The vertical components of the selected broadband seismograms were
filtered within the range
from 10 to 160 s and were windowed around the time period including
the arrival of a regional S body wave, its multiples, and the
fundamental mode Rayleigh wave. In the first part of the applied
method of Partitioned Waveform inversion (PWI) (Nolet, 1990)
the filtered and windowed waveforms were fitted
with synthetic seismograms, computed by mode summation.
The linear constraints on S-velocity structure provided by the
waveform fits were combined in an inversion for a 3-D
S-velocity model (Van der Lee et al., 2000) using the application
of Van der Lee and Nolet (1997). This model is SA99.
a diversity in upper mantle structures that corresponds to the variety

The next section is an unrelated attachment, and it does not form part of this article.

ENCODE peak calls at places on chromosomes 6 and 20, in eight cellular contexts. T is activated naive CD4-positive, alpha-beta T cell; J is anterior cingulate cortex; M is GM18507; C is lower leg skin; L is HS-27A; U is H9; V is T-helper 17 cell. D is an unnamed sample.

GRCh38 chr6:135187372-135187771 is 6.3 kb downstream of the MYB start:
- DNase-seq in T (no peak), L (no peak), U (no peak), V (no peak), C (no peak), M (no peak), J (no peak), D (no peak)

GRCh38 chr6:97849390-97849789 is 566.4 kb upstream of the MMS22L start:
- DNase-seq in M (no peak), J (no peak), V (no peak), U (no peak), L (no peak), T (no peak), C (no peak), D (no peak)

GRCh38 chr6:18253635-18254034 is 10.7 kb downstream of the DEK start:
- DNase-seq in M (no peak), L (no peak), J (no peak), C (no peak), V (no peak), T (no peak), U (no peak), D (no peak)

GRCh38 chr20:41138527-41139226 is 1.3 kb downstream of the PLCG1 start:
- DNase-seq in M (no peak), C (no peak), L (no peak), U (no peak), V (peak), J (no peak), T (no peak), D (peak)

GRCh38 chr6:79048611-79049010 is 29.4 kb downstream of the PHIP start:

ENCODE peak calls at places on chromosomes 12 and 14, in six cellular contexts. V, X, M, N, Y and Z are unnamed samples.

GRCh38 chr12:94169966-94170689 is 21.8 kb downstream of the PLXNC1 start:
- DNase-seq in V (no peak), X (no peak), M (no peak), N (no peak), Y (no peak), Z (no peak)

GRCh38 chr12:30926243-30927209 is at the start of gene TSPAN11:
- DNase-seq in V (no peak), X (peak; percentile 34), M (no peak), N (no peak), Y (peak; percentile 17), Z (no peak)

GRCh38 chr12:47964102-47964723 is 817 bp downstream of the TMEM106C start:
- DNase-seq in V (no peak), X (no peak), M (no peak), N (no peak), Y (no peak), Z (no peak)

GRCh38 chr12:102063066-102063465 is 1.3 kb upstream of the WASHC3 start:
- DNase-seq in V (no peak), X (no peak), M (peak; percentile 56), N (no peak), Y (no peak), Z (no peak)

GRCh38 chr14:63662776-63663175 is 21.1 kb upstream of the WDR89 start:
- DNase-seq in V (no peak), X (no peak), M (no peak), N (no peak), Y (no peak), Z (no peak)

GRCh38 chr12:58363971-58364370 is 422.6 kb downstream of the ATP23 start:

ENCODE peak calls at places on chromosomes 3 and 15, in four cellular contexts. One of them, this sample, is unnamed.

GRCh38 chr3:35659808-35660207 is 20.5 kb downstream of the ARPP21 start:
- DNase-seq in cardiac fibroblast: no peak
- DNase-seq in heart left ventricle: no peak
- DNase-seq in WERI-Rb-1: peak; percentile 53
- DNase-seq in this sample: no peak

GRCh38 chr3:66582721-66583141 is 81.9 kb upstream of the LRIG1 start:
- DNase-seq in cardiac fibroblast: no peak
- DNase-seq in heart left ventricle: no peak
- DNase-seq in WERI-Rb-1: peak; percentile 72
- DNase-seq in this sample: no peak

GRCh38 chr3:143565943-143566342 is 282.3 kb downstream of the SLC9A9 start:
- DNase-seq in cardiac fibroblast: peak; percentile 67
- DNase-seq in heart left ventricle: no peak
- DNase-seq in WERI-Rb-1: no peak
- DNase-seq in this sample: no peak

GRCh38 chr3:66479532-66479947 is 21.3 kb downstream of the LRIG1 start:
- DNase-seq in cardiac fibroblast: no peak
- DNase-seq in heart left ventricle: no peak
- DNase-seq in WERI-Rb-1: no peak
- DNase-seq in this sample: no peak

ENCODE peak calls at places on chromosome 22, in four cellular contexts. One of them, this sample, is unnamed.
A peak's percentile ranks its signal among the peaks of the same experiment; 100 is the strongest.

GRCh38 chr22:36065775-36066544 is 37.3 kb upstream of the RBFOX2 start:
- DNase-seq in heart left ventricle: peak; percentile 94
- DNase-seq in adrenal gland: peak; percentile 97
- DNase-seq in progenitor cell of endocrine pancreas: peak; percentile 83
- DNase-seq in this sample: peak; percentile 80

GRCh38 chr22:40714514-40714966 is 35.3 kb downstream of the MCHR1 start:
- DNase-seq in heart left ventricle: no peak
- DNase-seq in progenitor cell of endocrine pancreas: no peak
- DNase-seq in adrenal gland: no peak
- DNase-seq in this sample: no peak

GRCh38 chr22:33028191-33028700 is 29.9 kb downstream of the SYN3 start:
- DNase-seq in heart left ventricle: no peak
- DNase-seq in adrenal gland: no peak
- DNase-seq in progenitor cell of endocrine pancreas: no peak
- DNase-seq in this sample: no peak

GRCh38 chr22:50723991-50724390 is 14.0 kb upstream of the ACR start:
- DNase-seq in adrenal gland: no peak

of large-scale tectonic and geologic provinces in South America,
discussed in detail by Van der Lee et al. (2000). Figure 2 shows
a vertical profile through SA99. The profile runs in an almost
W-E direction through the center of the continent.
Figure 2. Cross section through 3-D S-velocity model SA99.
Map symbols as in Fig 1. The grey dots in the profile represent
hypocenters located by Engdahl et al. (1998), the small red
triangles along the line of exaggerated topography represent
volcanoes (James, personal communication, 1999).
On its east side the profile shows a W-dipping high-velocity feature
related to the relatively cool oceanic lithosphere of the
subducting Nazca plate.
In the uppermost mantle the subducting Nazca plate is overlain by
a mantle wedge of velocities so low as to require the presence of
water and related peridotite melts to explain the low values.
The center of the profile shows relatively warm mantle underlying
the Chaco and Pantañal basins. The western part of the profile